Cancer community joins forces with renowned Manchester poet to mark World Cancer Day
Cancer doctors, researchers and patients from across Greater Manchester have joined forces with Manchester poet Tony Walsh this World Cancer Day, to highlight their continued commitment to cancer services, despite the on-going pandemic.
The cancer community across the region is vast, ranging from cancer nurses, to pathologists, scientists, radiologists, administration teams and managers, all playing a role in providing the best care and treatment possible to those affected. Manchester poet Tony Walsh underlines the love, dedication and Manchester’s cancer expertise in his latest work ‘Innit, love?’ released today (Thursday 4th February) to mark Greater Manchester’s response to World Cancer Day.
Manchester-born Walsh, also known as ‘Longfella’, notably produced other iconic Manchester works such as ‘This is the Place’, performed in the wake of the Manchester Arena bombing in 2017. It has since raised around £200,000 for local charities.
‘Innit, love?’ holds personal importance for Walsh, who dedicates the piece to his late mother Elaine and those who cared for her over many years, whilst being treated for a rare spinal tumour at Salford Royal and The Christie until her death in 2008.
Walsh kicked off proceedings for the work in December 2020 with a creative workshop, to understand the thoughts, feelings and reality of those working in, and affected by cancer.
The piece pays tribute to the innovative partnership working across the region, recognising the ‘years of study, practice, endless dedication’ of clinical and research teams. He also underlines the important emotional, human connections between patients and staff, whom he coins ‘the hearts behind the badges […] the eyes above the masks’.
Walsh said: “Like many people, cancer has touched my family. I felt fortunate to work on this piece to represent all those working across Greater Manchester in cancer and to meet some of our people living with the disease.
“Manchester is an amazing place for many reasons – but we’re also lucky to have world-leading research teams and hospitals that provide undivided care – both in terms of the treatment they can offer and of course, a good dose of northern spirit.
“Whilst it doesn’t shy away from the fear, emotion and challenges that cancer can bring, I hope this piece provides a fitting tribute to the efforts across our city and reassures people at home that they aren’t alone in this.”
It has been a challenging year for everyone, but the dedication of our research scientists shines through and we are proud to work in close collaboration with our patients and clinical teams and Tony's emotive poem is a fitting tribute to all involved this World Cancer Day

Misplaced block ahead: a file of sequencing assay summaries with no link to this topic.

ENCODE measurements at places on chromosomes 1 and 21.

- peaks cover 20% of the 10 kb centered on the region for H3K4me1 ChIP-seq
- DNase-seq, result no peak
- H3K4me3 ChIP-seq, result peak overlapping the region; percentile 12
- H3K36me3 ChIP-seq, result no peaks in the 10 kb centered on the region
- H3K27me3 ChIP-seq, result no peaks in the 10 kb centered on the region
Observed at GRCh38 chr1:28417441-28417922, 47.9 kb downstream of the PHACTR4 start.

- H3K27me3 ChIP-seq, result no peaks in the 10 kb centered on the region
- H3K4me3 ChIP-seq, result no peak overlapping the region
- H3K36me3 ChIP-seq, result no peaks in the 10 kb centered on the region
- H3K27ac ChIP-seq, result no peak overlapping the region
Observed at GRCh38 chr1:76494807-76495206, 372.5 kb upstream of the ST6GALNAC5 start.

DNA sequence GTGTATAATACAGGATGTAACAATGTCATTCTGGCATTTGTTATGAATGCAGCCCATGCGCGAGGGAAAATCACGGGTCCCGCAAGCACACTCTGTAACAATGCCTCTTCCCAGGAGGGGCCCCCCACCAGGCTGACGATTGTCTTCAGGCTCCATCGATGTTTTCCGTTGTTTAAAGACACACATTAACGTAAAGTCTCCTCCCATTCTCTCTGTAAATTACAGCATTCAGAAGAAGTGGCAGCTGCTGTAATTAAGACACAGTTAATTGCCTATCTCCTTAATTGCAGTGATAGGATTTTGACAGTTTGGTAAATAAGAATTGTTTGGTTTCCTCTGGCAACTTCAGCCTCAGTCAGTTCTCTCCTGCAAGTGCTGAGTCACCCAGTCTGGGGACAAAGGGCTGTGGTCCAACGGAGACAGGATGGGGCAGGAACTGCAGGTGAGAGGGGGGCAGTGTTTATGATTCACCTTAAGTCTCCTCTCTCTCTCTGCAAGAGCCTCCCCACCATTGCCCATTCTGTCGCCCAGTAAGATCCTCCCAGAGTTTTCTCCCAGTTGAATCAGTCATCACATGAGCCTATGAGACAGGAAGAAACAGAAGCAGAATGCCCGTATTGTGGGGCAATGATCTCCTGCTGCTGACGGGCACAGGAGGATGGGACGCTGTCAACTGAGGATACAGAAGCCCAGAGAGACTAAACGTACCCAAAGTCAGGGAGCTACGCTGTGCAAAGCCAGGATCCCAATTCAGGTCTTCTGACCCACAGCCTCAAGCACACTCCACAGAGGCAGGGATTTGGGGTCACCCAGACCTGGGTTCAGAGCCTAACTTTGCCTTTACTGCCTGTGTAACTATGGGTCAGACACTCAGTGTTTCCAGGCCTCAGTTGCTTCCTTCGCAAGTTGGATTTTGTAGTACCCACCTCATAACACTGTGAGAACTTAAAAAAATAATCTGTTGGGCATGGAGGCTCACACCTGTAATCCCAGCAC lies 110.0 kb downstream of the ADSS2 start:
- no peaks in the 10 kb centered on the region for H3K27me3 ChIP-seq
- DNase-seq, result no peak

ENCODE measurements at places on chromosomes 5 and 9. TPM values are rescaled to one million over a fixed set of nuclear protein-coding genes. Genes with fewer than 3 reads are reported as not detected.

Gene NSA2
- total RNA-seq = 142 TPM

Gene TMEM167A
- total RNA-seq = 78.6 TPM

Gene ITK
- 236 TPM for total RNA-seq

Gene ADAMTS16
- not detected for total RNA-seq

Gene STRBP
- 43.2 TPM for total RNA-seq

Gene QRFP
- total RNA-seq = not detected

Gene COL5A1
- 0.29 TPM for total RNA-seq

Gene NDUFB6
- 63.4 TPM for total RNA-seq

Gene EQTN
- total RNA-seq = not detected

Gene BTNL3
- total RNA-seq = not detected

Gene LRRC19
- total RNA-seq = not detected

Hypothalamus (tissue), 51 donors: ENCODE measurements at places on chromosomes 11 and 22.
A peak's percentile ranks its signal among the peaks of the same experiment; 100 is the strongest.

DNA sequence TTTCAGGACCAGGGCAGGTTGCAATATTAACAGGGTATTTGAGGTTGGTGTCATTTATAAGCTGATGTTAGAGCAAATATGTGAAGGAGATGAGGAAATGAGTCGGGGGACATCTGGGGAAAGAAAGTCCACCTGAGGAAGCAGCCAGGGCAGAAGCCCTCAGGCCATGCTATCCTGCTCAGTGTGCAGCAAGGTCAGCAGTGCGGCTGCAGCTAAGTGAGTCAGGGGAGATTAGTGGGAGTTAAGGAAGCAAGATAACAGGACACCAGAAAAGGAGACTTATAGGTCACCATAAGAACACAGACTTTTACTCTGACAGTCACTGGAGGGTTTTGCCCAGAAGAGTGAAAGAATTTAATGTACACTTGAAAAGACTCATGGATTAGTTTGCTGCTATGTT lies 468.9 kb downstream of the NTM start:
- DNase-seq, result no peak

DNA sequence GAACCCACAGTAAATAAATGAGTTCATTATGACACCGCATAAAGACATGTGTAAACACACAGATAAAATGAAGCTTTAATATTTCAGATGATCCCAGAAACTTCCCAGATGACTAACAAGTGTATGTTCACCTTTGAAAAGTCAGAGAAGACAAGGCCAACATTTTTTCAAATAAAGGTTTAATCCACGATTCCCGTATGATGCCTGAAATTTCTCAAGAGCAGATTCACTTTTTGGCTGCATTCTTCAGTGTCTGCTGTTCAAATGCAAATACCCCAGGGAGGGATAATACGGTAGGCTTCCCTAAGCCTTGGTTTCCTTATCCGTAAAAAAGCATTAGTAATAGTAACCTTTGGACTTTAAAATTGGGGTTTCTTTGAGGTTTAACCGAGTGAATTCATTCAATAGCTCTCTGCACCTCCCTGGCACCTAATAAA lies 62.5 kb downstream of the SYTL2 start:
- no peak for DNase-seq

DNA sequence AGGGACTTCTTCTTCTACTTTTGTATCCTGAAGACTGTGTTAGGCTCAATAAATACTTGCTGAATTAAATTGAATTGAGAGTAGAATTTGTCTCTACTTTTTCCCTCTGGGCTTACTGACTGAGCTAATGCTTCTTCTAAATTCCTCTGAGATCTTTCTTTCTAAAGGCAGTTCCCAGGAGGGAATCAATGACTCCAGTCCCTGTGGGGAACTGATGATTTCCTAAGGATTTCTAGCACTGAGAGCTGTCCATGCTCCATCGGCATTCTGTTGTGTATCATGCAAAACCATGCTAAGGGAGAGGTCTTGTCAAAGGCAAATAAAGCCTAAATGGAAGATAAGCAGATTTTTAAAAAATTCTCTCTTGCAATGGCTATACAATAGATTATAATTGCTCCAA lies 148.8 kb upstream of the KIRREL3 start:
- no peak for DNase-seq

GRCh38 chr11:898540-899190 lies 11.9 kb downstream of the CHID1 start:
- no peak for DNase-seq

Dr Suzanne Johnson, a Lecturer in Cancer Sciences at The University of Manchester, also took part in the workshop.
“Scientific research into the causes, effect and treatment of cancer is critical to improving the outcomes of anyone affected by cancer. In Manchester, we have world leading scientists and clinicians working together to ensure that patients locally and indeed across the word, continue to achieve the best possible outcomes from their disease – living longer, with a better quality of life. Hearing the lived experiences gives an essential perspective to shape that research.
“It has been a challenging year for everyone, but the dedication of our research scientists shines through and we are proud to work in close collaboration with our patients and clinical teams and Tony's emotive poem is a fitting tribute to all involved this World Cancer Day.”
Tony’s poem ‘Innit, love?’ includes a moving tribute to friends and family lost to the disease as well as touching on challenging emotions and experiences of people affected by cancer.
Dr Liam Hosie, a GP from Wigan, took part in the session and describes why he was keen to put a spotlight on cancer amidst the pandemic.
“This year has been busier than ever for the NHS, but we are absolutely still here for our cancer patients, or people that have symptoms that could be cancer. As GPs, we were all worried at the beginning of the pandemic when urgent cancer referrals across the country reduced, as the public refrained from contacting us.
“It is vital that people with worrying symptoms that won’t go away should contact their GP. As Tony says – so often we can sort it – and serious conditions like cancer are much better off when found early.”